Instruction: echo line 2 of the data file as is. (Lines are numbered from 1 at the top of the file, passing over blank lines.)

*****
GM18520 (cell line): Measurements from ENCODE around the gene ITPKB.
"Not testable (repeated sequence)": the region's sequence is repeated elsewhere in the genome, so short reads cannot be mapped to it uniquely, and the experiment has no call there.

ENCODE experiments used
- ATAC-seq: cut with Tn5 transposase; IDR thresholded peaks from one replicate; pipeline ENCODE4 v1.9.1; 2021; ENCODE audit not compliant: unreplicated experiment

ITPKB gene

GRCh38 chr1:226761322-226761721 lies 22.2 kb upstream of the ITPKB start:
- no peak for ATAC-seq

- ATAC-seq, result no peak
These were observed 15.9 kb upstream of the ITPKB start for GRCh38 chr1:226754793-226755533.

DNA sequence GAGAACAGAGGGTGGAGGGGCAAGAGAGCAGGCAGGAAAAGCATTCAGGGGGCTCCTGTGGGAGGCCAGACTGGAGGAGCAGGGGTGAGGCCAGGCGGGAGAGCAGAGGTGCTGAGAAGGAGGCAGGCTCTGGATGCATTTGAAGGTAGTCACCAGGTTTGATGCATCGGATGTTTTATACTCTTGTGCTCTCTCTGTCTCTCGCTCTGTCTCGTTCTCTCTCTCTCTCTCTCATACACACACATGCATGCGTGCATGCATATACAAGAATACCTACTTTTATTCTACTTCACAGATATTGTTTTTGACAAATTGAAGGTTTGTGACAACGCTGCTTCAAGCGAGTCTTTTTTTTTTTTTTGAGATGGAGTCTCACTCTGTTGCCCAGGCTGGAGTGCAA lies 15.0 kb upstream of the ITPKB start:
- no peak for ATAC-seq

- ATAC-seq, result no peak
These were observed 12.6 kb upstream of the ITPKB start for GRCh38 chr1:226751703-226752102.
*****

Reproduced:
"Not testable (repeated sequence)": the region's sequence is repeated elsewhere in the genome, so short reads cannot be mapped to it uniquely, and the experiment has no call there.